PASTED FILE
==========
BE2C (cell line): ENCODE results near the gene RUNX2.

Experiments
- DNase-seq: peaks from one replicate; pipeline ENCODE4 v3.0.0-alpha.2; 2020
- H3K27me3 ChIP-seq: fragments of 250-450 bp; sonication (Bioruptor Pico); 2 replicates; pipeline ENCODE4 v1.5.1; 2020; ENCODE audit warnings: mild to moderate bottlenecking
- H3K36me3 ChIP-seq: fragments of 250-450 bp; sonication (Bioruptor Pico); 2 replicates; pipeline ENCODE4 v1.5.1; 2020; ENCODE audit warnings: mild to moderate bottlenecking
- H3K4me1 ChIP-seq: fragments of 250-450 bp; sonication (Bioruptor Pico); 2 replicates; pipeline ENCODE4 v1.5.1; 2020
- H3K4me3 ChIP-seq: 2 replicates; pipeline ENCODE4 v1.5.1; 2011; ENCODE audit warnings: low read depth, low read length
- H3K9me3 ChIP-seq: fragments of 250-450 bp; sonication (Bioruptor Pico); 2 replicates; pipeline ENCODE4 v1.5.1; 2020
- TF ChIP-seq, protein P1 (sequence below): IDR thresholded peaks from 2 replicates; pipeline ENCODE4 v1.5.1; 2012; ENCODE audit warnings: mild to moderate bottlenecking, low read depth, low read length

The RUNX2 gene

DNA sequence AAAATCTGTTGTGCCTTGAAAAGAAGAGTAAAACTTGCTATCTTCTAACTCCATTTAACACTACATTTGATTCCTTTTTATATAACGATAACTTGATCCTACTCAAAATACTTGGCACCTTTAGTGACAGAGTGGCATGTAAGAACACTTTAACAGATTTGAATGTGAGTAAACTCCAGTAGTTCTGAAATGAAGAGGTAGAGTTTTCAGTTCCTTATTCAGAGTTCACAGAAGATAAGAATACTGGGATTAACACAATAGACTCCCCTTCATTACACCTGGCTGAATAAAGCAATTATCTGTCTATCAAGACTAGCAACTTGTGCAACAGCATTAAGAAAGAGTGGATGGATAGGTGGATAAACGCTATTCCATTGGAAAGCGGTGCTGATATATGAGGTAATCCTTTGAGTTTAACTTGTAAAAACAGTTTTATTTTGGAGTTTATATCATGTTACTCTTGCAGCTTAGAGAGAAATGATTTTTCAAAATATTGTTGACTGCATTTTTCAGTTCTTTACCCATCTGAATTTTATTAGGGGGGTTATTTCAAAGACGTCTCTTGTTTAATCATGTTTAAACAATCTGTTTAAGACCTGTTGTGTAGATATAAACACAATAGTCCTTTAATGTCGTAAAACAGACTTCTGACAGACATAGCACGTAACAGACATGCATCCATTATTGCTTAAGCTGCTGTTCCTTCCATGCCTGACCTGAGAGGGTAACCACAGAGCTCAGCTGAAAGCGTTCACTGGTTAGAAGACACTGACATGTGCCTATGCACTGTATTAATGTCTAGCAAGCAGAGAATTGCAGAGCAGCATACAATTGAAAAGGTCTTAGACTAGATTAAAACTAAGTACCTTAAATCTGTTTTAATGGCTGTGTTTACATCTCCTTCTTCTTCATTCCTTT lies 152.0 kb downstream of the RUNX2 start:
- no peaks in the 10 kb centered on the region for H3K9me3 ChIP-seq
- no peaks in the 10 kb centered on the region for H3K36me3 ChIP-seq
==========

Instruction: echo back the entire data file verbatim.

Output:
BE2C (cell line): ENCODE results near the gene RUNX2.

Experiments
- DNase-seq: peaks from one replicate; pipeline ENCODE4 v3.0.0-alpha.2; 2020
- H3K27me3 ChIP-seq: fragments of 250-450 bp; sonication (Bioruptor Pico); 2 replicates; pipeline ENCODE4 v1.5.1; 2020; ENCODE audit warnings: mild to moderate bottlenecking
- H3K36me3 ChIP-seq: fragments of 250-450 bp; sonication (Bioruptor Pico); 2 replicates; pipeline ENCODE4 v1.5.1; 2020; ENCODE audit warnings: mild to moderate bottlenecking
- H3K4me1 ChIP-seq: fragments of 250-450 bp; sonication (Bioruptor Pico); 2 replicates; pipeline ENCODE4 v1.5.1; 2020
- H3K4me3 ChIP-seq: 2 replicates; pipeline ENCODE4 v1.5.1; 2011; ENCODE audit warnings: low read depth, low read length
- H3K9me3 ChIP-seq: fragments of 250-450 bp; sonication (Bioruptor Pico); 2 replicates; pipeline ENCODE4 v1.5.1; 2020
- TF ChIP-seq, protein P1 (sequence below): IDR thresholded peaks from 2 replicates; pipeline ENCODE4 v1.5.1; 2012; ENCODE audit warnings: mild to moderate bottlenecking, low read depth, low read length

The RUNX2 gene

DNA sequence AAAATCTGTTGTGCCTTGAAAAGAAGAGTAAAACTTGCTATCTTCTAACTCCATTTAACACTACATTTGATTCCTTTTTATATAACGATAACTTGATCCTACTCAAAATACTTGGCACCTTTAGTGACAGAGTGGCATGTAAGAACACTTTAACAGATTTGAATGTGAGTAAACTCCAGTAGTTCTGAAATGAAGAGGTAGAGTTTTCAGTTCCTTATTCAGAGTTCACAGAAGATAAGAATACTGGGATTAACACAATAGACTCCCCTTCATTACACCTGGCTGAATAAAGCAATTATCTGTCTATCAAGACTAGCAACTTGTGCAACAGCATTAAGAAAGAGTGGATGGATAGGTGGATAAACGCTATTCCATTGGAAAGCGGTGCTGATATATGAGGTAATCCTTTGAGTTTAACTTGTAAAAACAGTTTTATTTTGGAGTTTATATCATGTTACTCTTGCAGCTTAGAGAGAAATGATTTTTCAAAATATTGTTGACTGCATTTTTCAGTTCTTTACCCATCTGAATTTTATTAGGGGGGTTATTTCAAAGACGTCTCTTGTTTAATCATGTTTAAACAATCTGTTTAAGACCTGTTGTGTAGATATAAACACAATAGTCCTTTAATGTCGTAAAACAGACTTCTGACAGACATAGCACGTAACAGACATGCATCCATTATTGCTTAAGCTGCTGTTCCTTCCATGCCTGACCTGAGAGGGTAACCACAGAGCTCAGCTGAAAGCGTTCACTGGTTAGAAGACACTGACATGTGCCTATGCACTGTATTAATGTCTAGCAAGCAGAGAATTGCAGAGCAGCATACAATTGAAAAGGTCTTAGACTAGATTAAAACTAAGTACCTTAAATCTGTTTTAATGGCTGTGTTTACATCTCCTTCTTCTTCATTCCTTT lies 152.0 kb downstream of the RUNX2 start:
- no peaks in the 10 kb centered on the region for H3K9me3 ChIP-seq
- no peaks in the 10 kb centered on the region for H3K36me3 ChIP-seq